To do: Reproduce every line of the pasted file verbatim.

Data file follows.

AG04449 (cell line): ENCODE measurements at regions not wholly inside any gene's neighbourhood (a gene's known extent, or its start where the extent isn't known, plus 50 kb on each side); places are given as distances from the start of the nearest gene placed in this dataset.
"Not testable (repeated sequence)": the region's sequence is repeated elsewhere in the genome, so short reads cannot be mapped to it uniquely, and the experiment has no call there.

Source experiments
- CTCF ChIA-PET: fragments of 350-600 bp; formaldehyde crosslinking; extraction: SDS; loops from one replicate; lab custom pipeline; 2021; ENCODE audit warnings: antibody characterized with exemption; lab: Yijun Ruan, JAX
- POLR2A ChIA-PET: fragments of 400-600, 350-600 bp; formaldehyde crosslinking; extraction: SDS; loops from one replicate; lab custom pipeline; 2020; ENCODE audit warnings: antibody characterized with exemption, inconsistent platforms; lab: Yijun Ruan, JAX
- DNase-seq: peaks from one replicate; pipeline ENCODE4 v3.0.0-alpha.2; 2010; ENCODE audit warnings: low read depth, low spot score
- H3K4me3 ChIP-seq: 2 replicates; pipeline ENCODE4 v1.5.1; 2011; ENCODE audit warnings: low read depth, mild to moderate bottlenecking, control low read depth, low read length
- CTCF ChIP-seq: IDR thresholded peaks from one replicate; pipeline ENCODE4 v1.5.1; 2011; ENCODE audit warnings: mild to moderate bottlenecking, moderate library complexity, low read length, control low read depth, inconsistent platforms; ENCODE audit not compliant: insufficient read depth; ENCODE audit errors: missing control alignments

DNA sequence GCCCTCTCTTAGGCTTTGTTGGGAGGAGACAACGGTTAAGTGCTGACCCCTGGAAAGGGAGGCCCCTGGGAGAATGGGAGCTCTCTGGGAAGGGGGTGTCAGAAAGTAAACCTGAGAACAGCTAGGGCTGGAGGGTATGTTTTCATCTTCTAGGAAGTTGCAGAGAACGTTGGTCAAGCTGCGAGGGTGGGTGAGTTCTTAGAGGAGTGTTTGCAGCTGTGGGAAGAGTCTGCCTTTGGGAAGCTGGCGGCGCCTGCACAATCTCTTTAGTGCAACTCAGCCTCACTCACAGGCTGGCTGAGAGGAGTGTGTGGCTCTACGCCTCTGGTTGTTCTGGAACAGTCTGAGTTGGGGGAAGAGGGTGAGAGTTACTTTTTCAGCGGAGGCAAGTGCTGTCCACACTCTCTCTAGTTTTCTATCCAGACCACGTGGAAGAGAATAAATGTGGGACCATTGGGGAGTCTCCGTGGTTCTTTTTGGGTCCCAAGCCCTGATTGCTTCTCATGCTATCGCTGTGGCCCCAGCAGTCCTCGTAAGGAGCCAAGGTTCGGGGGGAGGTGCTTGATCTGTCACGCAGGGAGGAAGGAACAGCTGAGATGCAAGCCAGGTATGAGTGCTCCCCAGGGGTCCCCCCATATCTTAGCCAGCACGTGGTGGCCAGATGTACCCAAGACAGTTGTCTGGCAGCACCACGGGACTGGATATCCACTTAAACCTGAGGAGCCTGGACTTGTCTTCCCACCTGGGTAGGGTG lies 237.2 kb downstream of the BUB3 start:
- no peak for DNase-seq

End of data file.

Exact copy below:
AG04449 (cell line): ENCODE measurements at regions not wholly inside any gene's neighbourhood (a gene's known extent, or its start where the extent isn't known, plus 50 kb on each side); places are given as distances from the start of the nearest gene placed in this dataset.
"Not testable (repeated sequence)": the region's sequence is repeated elsewhere in the genome, so short reads cannot be mapped to it uniquely, and the experiment has no call there.

Source experiments
- CTCF ChIA-PET: fragments of 350-600 bp; formaldehyde crosslinking; extraction: SDS; loops from one replicate; lab custom pipeline; 2021; ENCODE audit warnings: antibody characterized with exemption; lab: Yijun Ruan, JAX
- POLR2A ChIA-PET: fragments of 400-600, 350-600 bp; formaldehyde crosslinking; extraction: SDS; loops from one replicate; lab custom pipeline; 2020; ENCODE audit warnings: antibody characterized with exemption, inconsistent platforms; lab: Yijun Ruan, JAX
- DNase-seq: peaks from one replicate; pipeline ENCODE4 v3.0.0-alpha.2; 2010; ENCODE audit warnings: low read depth, low spot score
- H3K4me3 ChIP-seq: 2 replicates; pipeline ENCODE4 v1.5.1; 2011; ENCODE audit warnings: low read depth, mild to moderate bottlenecking, control low read depth, low read length
- CTCF ChIP-seq: IDR thresholded peaks from one replicate; pipeline ENCODE4 v1.5.1; 2011; ENCODE audit warnings: mild to moderate bottlenecking, moderate library complexity, low read length, control low read depth, inconsistent platforms; ENCODE audit not compliant: insufficient read depth; ENCODE audit errors: missing control alignments

DNA sequence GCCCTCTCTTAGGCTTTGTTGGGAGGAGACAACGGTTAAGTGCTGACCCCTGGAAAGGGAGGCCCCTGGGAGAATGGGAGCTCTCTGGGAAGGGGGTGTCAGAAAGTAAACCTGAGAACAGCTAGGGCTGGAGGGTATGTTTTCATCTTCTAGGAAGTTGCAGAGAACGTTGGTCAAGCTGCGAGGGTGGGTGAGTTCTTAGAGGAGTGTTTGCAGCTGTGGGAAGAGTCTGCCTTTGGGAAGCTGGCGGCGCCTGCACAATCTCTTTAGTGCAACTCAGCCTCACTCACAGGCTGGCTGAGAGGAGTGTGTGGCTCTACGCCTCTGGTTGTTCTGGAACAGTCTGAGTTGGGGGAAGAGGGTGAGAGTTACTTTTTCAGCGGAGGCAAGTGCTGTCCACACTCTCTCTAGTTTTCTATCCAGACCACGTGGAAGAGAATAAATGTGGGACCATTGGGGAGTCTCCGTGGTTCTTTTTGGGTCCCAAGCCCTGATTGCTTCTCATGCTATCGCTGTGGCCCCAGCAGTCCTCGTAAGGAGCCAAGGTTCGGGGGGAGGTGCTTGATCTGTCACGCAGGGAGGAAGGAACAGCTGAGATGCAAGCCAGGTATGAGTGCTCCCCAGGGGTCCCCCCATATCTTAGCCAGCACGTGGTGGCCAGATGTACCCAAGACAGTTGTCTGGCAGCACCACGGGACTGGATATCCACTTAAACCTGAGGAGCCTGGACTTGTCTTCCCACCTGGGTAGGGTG lies 237.2 kb downstream of the BUB3 start:
- no peak for DNase-seq